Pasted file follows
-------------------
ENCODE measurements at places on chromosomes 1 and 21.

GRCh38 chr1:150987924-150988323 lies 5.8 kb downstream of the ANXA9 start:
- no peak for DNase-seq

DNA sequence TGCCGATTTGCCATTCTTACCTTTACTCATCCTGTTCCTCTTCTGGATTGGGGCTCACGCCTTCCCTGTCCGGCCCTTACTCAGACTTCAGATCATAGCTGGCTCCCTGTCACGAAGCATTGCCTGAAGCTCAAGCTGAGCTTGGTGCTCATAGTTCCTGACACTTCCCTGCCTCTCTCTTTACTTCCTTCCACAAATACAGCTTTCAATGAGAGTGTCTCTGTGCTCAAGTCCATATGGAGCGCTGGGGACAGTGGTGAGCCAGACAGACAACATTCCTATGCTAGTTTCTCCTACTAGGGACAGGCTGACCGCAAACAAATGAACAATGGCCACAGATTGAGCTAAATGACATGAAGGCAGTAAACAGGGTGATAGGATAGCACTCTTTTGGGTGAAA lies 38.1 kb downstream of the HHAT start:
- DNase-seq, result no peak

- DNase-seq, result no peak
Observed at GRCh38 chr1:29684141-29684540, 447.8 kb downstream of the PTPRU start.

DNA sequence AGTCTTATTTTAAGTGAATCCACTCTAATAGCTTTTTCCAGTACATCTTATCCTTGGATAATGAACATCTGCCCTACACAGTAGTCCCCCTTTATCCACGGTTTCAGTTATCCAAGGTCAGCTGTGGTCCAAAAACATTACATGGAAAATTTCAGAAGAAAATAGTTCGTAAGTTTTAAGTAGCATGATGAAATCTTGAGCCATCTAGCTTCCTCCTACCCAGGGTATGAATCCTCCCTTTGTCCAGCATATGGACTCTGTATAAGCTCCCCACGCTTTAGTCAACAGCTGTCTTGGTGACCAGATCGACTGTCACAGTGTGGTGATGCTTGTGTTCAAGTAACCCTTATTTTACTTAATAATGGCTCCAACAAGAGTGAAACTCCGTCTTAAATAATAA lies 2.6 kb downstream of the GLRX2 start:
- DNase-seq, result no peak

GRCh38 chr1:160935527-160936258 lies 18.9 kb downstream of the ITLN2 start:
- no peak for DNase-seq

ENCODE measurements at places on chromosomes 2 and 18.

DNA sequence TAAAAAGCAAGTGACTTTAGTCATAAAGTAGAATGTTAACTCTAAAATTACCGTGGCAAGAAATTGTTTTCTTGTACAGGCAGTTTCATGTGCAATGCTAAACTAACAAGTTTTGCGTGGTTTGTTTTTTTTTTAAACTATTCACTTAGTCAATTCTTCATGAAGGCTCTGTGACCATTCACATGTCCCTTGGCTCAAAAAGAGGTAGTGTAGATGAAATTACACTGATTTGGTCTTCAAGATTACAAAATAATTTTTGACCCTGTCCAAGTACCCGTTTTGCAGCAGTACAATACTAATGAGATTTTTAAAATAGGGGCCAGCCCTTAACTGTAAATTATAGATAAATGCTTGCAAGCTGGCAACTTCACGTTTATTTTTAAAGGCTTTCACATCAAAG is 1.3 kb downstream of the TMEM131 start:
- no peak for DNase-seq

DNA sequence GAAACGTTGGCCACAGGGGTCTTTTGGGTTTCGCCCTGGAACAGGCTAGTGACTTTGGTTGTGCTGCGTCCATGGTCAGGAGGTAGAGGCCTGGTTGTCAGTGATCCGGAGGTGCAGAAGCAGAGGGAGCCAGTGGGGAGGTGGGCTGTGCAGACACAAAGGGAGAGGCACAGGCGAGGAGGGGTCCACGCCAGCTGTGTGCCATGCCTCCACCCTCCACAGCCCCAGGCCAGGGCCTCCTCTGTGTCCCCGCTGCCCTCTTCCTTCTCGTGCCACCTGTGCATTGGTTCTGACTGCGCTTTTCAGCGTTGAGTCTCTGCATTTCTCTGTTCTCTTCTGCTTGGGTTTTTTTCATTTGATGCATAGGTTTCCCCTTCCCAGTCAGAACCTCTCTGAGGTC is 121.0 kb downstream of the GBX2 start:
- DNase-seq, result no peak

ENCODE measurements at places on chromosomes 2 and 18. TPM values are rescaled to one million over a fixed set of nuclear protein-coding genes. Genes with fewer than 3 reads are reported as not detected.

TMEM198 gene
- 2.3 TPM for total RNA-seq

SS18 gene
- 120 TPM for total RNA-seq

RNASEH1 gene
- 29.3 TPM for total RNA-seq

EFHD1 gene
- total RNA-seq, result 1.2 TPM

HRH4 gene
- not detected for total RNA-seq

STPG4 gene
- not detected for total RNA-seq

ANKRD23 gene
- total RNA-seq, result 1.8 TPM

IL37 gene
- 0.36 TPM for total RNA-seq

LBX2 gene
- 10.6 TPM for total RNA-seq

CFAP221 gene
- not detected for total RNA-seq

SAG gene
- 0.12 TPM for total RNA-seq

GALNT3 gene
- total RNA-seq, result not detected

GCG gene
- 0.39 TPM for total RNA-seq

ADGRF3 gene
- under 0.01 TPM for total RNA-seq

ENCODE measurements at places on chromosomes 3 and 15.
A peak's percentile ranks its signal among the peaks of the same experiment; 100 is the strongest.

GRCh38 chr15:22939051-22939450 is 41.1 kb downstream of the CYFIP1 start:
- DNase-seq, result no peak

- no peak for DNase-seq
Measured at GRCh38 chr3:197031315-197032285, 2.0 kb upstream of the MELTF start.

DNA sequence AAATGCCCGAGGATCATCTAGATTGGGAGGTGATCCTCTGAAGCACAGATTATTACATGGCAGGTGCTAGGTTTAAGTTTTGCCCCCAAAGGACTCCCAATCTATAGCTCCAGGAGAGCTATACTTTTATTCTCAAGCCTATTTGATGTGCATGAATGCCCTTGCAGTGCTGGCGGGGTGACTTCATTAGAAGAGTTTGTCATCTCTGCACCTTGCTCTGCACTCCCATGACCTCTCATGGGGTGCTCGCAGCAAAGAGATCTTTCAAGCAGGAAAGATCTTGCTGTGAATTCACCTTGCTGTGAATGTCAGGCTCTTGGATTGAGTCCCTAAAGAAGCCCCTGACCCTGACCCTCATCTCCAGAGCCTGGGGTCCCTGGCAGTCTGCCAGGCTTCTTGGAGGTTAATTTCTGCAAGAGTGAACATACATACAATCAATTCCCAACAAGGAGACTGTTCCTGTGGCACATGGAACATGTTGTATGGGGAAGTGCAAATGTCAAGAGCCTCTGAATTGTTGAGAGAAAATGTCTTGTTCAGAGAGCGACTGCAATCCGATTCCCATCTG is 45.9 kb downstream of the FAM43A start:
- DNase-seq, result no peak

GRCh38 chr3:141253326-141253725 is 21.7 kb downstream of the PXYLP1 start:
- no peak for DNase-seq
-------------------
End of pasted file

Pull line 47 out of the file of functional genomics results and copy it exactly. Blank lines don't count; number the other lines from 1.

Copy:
A peak's percentile ranks its signal among the peaks of the same experiment; 100 is the strongest.